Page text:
Glamour Epitomized by Annie Leibovitz

Annie Leibovitz

“When I say I want to photograph someone, what it really means is that I’d like to know them. Anyone I know I photograph.” (Annie Leibovitz1990’s)

Anna-Lou “Annie” Leibovitz (born October 2, 1949) is arguably the most celebrated American portrait photographer of all time.  Born in Waterbury, Connecticut, Leibovitz is the third of six children. She is a third-generation American whose great-grandparents were Jewish immigrants, from Central and Eastern Europe. Her father’s parents had emigrated from Romania. Her mother, Marilyn Leibovitz, was a modern dance instructor of Estonian Jewish heritage; her father, Sam Leibovitz, was a lieutenant colonel in the U.S. Air Force. The family moved frequently with her father’s duty assignments, and she took her first pictures when he was stationed in the Philippines during the Vietnam War. In high school, she became interested in various artistic endeavors, and began to write and play music. She attended the San Francisco Art Institute, where she studied painting. For several years, she continued to develop her photography skills while working various jobs, including a stint on a kibbutz in Amir, Israel, for several months in 1969.

Annie Leibovitz sitting

While studying painting at the San Francisco Art Institute, she took night classes in photography, and in 1970, she began doing work for Rolling Stone magazine. She became Rolling Stone’s chief photographer in 1973. By the time she left the magazine, 10 years later, she had shot 142 covers. In 1983, she joined the staff at Vanity Fair, and in 1998, she also began working for Vogue. In addition to her magazine editorial work, Leibovitz has created influential advertising campaigns for American Express and the Gap and has contributed frequently to the Got Milk? campaign. She has worked with many arts organizations, including American Ballet Theatre, the Brooklyn Academy of Music, and the Mark Morris Dance Group, and with Mikhail Baryshnikov. Her books include Annie Leibovitz: Photographs (1983), Photographs: Annie Leibovitz 1970–1990 (1991), Olympic Portraits (1996), Women (1999), American Music (2003), A Photographer’s Life: 1990–2005 (2006), and Annie Leibovitz at Work (2008). Exhibitions of her images have appeared at museums and galleries all over the world, including the National Portrait Gallery and the Corcoran Gallery, in Washington, D.C.; the International Center of Photography, in New York; the Brooklyn Museum; the Stedelijk Museum in Amsterdam; the Centre National de la Photographie, in Paris; and the National Portrait Gallery in London. Leibovitz has been designated a Living Legend by the Library of Congress and is the recipient of many other honors, including the Barnard College Medal of Distinction and the Infinity Award in Applied Photography from the International Center of Photography. She was decorated a Commandeur in the Ordre des Arts et des Lettres by the French government. She currently lives in New York with her three children, Sarah, Susan, and Samuelle.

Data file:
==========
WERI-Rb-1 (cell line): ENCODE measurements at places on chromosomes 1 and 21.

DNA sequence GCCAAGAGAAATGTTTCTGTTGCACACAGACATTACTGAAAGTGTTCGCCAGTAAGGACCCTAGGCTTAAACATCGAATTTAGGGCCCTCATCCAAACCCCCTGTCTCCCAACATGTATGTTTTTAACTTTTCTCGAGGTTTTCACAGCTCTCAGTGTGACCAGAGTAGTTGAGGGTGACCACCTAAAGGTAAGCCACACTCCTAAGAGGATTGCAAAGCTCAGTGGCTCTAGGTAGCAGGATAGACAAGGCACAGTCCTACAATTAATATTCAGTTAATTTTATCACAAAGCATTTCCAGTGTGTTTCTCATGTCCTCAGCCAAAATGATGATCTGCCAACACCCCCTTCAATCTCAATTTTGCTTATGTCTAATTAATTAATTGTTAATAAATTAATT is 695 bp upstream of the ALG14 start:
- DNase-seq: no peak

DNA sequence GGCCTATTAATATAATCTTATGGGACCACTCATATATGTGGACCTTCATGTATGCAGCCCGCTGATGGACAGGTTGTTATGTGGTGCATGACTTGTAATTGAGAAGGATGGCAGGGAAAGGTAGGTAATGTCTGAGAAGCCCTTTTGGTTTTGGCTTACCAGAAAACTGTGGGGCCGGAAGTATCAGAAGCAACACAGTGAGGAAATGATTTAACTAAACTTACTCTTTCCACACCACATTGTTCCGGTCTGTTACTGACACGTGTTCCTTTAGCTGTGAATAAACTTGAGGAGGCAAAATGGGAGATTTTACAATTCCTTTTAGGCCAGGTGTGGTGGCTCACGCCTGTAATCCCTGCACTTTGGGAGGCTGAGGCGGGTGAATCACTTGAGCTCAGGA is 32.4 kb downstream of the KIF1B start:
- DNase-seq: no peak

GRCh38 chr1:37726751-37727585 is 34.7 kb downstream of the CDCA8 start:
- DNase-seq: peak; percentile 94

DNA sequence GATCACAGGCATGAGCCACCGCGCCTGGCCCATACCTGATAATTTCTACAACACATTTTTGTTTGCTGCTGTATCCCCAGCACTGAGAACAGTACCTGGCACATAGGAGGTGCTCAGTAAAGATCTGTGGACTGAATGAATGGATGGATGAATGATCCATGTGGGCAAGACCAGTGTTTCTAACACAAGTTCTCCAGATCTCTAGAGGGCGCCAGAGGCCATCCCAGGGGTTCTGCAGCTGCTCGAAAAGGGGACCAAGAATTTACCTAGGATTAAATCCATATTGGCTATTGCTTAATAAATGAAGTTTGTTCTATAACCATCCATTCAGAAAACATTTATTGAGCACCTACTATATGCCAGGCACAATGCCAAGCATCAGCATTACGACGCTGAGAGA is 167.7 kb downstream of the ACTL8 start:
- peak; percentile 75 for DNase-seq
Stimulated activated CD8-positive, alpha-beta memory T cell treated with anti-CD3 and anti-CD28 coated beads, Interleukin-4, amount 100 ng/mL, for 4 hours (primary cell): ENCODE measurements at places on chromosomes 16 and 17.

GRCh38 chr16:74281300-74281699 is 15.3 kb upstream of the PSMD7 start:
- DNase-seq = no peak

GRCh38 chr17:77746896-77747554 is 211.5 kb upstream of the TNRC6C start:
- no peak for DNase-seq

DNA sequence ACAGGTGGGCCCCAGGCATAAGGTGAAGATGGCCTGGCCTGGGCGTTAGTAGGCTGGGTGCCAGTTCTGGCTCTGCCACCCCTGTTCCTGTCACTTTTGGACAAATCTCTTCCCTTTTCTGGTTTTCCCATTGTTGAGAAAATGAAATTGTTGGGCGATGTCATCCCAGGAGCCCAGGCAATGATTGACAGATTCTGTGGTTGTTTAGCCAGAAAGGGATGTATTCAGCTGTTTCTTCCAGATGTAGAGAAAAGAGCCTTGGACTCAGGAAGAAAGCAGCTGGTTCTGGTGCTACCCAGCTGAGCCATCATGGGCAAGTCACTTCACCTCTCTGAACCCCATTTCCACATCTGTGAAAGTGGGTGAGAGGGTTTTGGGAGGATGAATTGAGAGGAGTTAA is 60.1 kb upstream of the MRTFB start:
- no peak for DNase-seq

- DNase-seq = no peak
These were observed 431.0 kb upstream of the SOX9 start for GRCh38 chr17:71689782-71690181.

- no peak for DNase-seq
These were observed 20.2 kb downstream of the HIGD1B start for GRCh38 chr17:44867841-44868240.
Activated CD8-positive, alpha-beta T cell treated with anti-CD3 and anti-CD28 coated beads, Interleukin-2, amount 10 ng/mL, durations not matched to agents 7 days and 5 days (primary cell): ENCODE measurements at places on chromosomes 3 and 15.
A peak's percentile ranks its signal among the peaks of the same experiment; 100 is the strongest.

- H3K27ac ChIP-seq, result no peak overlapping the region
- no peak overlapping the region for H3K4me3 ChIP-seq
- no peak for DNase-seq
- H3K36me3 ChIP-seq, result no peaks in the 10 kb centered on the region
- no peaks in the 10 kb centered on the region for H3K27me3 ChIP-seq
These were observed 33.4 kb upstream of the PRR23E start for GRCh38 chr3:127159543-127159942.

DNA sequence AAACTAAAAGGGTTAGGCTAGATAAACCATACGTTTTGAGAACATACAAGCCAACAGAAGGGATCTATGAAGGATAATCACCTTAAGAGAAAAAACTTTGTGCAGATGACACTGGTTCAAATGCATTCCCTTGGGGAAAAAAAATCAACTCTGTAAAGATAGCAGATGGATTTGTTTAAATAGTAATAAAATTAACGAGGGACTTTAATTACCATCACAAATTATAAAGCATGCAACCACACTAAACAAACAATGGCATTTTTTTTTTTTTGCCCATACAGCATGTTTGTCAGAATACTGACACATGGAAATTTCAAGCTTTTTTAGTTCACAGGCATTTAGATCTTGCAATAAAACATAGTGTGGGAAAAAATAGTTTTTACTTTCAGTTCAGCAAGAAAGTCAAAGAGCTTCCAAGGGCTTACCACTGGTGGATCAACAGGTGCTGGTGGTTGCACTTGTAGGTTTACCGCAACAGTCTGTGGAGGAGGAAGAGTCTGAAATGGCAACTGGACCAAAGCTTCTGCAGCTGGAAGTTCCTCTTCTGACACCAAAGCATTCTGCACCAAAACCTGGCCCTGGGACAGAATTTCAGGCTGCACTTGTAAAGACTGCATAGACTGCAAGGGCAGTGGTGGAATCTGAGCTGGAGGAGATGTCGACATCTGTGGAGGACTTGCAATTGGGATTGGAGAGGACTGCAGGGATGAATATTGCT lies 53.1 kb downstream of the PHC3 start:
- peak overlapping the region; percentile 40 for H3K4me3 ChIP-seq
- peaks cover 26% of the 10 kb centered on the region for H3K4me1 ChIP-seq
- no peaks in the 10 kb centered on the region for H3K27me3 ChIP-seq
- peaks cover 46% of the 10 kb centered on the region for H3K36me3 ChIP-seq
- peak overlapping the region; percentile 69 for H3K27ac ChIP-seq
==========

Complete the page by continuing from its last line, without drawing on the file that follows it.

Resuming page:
Her absolute in-demand photography ability, with that uncanny effect of conferring unparalleled glamour to all of her subjects, has seen her shoot anyone who is anyone in modern history, including John Lennon, George W. Bush, Michael Jackson and even Queen Elizabeth II. As well, she is always wearing those classic, characteristically NYC-art-scene eye glass frames … perhaps they are the real talent? Only Ms. Leibovitz knows for sure …

Romeo and Juliet Vogue Annie Leibowitz

Vered Optical’s favourite Leibovitz work, a still from her “Romeo and Juliet” series in the December 2008 issue of Vogue …